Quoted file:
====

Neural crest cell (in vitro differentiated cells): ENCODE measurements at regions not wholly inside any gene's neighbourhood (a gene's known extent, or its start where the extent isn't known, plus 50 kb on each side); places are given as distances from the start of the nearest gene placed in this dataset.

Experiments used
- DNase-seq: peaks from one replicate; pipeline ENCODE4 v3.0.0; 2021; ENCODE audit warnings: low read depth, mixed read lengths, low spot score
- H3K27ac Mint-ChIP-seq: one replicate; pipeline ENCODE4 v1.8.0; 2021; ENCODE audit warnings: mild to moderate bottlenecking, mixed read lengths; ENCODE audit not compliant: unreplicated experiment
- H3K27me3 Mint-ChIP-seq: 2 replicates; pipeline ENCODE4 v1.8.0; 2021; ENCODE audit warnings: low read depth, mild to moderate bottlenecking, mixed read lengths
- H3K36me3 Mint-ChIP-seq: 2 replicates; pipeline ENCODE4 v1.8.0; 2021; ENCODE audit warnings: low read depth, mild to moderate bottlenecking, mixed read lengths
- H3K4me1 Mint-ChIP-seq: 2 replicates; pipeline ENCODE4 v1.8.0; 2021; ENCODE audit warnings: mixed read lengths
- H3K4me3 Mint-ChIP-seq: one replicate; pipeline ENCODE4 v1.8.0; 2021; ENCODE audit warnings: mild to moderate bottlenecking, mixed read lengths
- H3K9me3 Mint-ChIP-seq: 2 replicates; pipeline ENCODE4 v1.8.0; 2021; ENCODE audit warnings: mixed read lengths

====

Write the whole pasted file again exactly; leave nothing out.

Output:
Neural crest cell (in vitro differentiated cells): ENCODE measurements at regions not wholly inside any gene's neighbourhood (a gene's known extent, or its start where the extent isn't known, plus 50 kb on each side); places are given as distances from the start of the nearest gene placed in this dataset.

Experiments used
- DNase-seq: peaks from one replicate; pipeline ENCODE4 v3.0.0; 2021; ENCODE audit warnings: low read depth, mixed read lengths, low spot score
- H3K27ac Mint-ChIP-seq: one replicate; pipeline ENCODE4 v1.8.0; 2021; ENCODE audit warnings: mild to moderate bottlenecking, mixed read lengths; ENCODE audit not compliant: unreplicated experiment
- H3K27me3 Mint-ChIP-seq: 2 replicates; pipeline ENCODE4 v1.8.0; 2021; ENCODE audit warnings: low read depth, mild to moderate bottlenecking, mixed read lengths
- H3K36me3 Mint-ChIP-seq: 2 replicates; pipeline ENCODE4 v1.8.0; 2021; ENCODE audit warnings: low read depth, mild to moderate bottlenecking, mixed read lengths
- H3K4me1 Mint-ChIP-seq: 2 replicates; pipeline ENCODE4 v1.8.0; 2021; ENCODE audit warnings: mixed read lengths
- H3K4me3 Mint-ChIP-seq: one replicate; pipeline ENCODE4 v1.8.0; 2021; ENCODE audit warnings: mild to moderate bottlenecking, mixed read lengths
- H3K9me3 Mint-ChIP-seq: 2 replicates; pipeline ENCODE4 v1.8.0; 2021; ENCODE audit warnings: mixed read lengths